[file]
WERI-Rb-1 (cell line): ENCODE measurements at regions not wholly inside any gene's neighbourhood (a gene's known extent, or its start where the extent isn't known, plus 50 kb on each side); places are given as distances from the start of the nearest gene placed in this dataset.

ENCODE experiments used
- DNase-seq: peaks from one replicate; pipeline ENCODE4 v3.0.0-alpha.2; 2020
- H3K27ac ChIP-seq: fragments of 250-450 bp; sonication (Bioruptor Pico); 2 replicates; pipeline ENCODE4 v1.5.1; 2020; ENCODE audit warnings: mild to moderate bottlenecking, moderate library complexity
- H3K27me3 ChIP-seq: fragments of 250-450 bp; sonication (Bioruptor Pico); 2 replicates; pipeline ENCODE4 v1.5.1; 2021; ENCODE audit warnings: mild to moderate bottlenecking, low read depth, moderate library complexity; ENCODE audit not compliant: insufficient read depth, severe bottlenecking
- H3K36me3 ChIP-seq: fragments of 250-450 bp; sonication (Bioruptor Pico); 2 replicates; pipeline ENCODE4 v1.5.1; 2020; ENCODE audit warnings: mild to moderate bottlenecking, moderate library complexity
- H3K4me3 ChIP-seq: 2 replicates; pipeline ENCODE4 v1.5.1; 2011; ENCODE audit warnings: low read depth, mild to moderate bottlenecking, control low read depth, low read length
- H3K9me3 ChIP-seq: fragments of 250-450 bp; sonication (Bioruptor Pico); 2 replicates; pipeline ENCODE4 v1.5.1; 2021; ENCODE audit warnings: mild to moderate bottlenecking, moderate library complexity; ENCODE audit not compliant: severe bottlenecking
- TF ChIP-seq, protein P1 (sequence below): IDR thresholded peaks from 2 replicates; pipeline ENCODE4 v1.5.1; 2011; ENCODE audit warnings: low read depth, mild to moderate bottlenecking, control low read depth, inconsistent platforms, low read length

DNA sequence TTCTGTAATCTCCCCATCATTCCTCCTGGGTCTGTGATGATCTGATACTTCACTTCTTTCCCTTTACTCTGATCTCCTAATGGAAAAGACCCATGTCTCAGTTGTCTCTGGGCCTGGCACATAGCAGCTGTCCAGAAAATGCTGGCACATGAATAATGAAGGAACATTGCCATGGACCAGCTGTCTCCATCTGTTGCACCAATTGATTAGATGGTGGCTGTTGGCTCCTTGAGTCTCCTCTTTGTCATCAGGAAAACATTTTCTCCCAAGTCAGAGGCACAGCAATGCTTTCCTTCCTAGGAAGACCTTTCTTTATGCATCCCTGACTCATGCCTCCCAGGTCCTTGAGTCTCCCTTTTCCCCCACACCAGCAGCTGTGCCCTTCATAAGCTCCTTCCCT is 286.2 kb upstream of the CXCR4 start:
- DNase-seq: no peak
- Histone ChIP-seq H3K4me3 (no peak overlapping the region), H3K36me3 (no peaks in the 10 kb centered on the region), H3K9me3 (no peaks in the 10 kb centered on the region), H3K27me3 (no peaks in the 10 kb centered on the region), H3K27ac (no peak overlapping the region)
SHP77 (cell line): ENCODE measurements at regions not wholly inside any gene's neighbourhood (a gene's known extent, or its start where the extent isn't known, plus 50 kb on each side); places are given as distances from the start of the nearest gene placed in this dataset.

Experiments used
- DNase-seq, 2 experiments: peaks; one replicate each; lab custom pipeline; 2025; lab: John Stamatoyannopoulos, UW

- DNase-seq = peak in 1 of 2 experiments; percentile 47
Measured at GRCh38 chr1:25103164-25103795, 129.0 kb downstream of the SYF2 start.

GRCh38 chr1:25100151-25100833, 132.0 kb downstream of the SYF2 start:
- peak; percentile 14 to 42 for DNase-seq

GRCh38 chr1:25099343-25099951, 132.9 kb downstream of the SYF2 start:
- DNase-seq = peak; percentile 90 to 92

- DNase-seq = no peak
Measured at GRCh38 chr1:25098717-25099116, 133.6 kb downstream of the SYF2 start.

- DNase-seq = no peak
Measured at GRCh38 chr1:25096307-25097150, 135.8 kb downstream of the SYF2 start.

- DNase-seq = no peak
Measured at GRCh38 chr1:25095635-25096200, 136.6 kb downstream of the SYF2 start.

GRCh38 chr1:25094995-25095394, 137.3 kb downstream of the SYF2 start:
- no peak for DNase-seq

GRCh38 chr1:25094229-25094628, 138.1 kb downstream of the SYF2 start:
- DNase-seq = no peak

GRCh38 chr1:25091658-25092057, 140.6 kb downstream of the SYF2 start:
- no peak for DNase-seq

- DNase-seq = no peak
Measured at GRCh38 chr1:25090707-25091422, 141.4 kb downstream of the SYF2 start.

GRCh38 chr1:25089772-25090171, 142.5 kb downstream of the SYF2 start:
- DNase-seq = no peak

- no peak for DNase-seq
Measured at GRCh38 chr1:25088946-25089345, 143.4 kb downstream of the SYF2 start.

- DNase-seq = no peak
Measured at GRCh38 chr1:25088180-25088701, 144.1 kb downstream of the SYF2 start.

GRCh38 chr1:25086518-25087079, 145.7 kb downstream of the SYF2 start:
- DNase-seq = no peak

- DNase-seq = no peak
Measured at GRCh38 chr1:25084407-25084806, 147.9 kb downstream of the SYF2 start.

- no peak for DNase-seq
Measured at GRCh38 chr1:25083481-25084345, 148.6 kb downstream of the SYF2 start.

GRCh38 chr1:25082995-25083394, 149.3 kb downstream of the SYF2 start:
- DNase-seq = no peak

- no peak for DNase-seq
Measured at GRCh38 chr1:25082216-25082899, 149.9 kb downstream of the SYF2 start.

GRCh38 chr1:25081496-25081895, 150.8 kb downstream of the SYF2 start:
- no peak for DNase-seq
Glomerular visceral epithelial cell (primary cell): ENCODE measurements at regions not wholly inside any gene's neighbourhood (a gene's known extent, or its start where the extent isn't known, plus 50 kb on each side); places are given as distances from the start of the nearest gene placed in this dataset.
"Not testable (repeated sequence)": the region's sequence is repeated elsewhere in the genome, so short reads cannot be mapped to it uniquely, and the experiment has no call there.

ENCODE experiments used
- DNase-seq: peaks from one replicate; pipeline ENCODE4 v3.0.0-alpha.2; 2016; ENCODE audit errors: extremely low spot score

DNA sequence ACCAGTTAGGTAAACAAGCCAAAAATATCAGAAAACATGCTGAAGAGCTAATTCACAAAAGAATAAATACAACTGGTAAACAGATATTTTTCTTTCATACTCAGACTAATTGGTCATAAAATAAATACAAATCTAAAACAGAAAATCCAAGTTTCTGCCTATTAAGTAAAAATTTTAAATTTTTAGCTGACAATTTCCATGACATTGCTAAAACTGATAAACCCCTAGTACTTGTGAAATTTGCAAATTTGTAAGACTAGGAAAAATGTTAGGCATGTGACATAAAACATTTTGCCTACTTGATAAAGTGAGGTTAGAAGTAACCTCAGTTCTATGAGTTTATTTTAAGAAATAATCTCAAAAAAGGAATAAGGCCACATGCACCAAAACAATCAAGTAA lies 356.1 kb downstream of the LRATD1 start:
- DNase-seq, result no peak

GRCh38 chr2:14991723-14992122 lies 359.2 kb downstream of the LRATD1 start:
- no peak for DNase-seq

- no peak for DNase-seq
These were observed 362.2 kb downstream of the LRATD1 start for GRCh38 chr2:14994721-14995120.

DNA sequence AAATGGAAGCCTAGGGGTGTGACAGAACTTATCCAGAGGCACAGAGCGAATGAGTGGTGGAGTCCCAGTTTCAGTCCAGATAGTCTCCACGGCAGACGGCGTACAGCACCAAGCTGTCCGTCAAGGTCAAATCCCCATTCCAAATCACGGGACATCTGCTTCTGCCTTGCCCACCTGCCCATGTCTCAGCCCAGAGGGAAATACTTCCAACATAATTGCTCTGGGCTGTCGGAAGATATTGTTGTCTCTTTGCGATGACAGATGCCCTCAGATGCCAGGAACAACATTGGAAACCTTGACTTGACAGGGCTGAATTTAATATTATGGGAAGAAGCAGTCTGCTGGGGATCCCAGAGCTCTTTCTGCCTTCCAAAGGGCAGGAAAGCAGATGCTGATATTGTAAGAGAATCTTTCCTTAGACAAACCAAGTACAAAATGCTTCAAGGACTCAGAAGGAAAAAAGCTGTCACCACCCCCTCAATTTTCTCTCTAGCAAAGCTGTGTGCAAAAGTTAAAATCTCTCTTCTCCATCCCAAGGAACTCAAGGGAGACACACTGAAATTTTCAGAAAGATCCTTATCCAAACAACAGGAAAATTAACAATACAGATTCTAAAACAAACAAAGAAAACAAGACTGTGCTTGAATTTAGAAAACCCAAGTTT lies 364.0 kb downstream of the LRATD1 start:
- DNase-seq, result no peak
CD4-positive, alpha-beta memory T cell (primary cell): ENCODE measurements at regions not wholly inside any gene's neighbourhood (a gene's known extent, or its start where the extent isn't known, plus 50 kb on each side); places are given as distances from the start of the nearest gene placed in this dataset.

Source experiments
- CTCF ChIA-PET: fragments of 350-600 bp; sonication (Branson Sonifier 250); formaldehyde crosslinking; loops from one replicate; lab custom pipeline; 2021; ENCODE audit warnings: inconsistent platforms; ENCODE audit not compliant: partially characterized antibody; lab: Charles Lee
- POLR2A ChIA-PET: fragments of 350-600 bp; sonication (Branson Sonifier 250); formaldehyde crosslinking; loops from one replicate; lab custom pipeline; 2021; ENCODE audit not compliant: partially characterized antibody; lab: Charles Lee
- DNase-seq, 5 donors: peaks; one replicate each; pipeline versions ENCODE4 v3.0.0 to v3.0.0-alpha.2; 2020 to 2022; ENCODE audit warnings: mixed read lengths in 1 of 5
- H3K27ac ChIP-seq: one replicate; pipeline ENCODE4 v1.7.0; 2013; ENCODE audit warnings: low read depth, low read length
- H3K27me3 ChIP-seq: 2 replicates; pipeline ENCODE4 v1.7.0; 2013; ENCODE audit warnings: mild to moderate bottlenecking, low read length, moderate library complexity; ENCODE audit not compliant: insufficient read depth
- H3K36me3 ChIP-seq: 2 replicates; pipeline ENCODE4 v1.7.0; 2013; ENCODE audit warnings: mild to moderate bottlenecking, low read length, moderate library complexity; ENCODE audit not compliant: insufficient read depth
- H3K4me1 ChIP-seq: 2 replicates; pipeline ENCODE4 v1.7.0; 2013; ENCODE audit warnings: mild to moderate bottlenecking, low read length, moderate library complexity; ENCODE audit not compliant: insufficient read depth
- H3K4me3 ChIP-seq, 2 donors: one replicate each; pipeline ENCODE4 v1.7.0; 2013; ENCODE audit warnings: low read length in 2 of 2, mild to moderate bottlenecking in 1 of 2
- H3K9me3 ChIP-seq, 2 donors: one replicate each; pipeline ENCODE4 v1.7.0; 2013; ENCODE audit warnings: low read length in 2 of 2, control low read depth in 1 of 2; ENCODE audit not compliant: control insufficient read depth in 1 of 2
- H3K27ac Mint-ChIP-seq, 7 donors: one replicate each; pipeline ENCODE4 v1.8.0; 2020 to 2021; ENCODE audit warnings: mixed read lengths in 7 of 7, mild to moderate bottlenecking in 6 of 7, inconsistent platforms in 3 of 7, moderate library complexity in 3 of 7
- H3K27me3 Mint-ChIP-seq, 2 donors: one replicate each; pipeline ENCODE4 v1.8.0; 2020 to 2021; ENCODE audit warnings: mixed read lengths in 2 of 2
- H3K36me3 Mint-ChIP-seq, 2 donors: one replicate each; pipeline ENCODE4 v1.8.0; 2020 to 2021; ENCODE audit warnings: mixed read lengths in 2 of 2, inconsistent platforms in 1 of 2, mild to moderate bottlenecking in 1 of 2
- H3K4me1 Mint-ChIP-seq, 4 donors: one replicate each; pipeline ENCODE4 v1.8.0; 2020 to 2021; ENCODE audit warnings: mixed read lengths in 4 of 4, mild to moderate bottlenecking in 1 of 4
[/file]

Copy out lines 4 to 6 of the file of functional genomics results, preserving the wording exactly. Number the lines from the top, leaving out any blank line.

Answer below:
- H3K27ac ChIP-seq: fragments of 250-450 bp; sonication (Bioruptor Pico); 2 replicates; pipeline ENCODE4 v1.5.1; 2020; ENCODE audit warnings: mild to moderate bottlenecking, moderate library complexity
- H3K27me3 ChIP-seq: fragments of 250-450 bp; sonication (Bioruptor Pico); 2 replicates; pipeline ENCODE4 v1.5.1; 2021; ENCODE audit warnings: mild to moderate bottlenecking, low read depth, moderate library complexity; ENCODE audit not compliant: insufficient read depth, severe bottlenecking
- H3K36me3 ChIP-seq: fragments of 250-450 bp; sonication (Bioruptor Pico); 2 replicates; pipeline ENCODE4 v1.5.1; 2020; ENCODE audit warnings: mild to moderate bottlenecking, moderate library complexity